Bears-Lions: And the winner is...

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Bears-Lions: And the winner is...

The 2013-14 Bears lost four straight games to the Detroit Lions, the first time that level of futility has occurred since the woeful times of the late ‘60s-early ‘70s. The Lions obliterated the Denver Broncos 45-10 in John Fox’s first year as Broncos head coach.

None of that particularly matters approaching Sunday when the Bears go to Ford Field to face the Lions.

“We don’t spend a lot of time looking in the rear-view mirror,” Fox said. “We’re looking out the windshield. That’ll determine what we do Sunday.”

Other things will indeed determine outcomes.

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Winning two straight games restored some balance to a Bears team that had lost its two previous games by 25 (Arizona) and 26 (Seattle) points. The fact that the wins involved fourth-quarter surges against teams that are a combined 3-7 really isn’t relevant; only winning matters and the Bears, despite injury levels approaching epic levels, managed to do that.

If there is any concern it lies in the fact that the Bears have scored no more than 23 points in any of their five games this year. That cannot continue if the Bears are entertaining thoughts of stacking more wins.

The Bears went through a stretch like that last season and were 2-3 then, too. They went six games of no more than 23 points in 2011 (the six after the Jay Cutler injury) and went 1-5 then; they were 3-3 over six 23-or-less games in 2010 before righting themselves for the run to the NFC Championship game. A seven-game 23-or-less stretch in 2009 ended 1-6.

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Not that 23 is any sort of points tipping point, like 17 is for points allowed; over the last 10 years the Bears are 39-12 when holding an opponent to 17 or fewer points.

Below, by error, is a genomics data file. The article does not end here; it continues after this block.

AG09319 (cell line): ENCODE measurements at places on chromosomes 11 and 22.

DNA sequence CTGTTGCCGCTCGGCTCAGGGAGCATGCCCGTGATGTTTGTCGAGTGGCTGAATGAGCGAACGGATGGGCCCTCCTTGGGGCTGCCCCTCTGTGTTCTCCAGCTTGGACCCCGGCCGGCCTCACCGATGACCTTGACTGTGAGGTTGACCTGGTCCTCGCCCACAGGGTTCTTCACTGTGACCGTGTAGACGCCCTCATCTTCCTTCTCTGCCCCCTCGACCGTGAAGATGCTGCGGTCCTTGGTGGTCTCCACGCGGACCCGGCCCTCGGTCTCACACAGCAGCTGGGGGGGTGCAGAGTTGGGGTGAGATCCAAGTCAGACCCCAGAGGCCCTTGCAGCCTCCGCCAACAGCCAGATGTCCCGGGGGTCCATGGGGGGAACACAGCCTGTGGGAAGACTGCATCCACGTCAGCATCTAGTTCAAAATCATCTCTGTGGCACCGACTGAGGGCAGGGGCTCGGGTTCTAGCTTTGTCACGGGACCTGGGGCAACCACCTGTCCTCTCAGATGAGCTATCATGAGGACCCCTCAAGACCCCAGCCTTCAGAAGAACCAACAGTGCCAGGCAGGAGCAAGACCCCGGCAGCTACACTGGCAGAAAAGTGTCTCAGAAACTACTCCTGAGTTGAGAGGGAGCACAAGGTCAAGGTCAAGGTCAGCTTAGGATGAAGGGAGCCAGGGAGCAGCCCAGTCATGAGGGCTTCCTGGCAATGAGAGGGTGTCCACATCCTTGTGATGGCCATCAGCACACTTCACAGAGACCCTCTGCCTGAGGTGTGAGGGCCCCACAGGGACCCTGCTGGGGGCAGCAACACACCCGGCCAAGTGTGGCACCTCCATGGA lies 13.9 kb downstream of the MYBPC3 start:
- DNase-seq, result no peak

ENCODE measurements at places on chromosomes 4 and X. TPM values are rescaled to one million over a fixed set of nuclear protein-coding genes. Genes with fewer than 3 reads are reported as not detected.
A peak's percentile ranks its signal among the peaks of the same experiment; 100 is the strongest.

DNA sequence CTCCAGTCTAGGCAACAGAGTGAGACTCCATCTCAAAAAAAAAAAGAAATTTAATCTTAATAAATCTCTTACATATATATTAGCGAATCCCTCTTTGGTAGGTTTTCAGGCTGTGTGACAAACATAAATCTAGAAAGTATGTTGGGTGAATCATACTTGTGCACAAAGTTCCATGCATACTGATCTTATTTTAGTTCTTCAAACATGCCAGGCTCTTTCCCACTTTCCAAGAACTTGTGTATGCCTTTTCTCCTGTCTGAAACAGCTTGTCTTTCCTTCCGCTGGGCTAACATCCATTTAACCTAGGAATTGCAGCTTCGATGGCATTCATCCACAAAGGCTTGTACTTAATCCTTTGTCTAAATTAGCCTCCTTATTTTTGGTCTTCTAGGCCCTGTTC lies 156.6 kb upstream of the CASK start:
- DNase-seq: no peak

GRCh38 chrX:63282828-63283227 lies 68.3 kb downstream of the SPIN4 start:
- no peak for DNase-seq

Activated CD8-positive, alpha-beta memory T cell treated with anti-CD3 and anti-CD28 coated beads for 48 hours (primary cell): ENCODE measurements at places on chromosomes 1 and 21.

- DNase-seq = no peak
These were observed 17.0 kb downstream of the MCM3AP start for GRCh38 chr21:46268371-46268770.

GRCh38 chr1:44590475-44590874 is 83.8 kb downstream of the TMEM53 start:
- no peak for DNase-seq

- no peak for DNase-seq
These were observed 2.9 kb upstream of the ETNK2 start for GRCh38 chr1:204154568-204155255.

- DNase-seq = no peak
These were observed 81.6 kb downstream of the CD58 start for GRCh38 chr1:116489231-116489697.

All of which cascades into Bears-Lions.

Detroit has failed to score more than 17 points in any of its last four games, all since blowing a 21-10 halftime lead at San Diego in Week 1. The Bears’ defense has allowed just four touchdowns over the past three games (none rushing), and Detroit has scored more than two offensive touchdowns just once this year.

More to the overall were the indications of quitting last Sunday against Arizona, and that was at home. Coach Jim Caldwell began benching players, including quarterback Matthew Stafford after a third interception.

The variable this Sunday is how the Lions respond to both the adversity of losing and also the Caldwell message that no one is immune to benching. The Lions may come out with extreme fire, which then involves the Bears weathering an early attempt to blow them out, and matching that can be an early decision point.

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But the guess here is that it will be the Bears coming out with smash-mouth intentions and also the ability to carry that through, both on offense and defense. The Lions are 32nd in the league rushing, both in yardage and per-attempt.

The Bears, however, are understandably wary of wounded Lions.

“I still see all the talent and the explosiveness that they've had the past few years,” said Bears defensive coordinator Vic Fangio. “Ever since [Stafford] has been there, particularly with that receiving group that he's got in [Calvin] Johnson and [Golden] Tate.

“They just have struggled a little bit, they've played some really good defenses and it just hasn't worked out for them. But they're still very capable of winning a lot of games during the season.”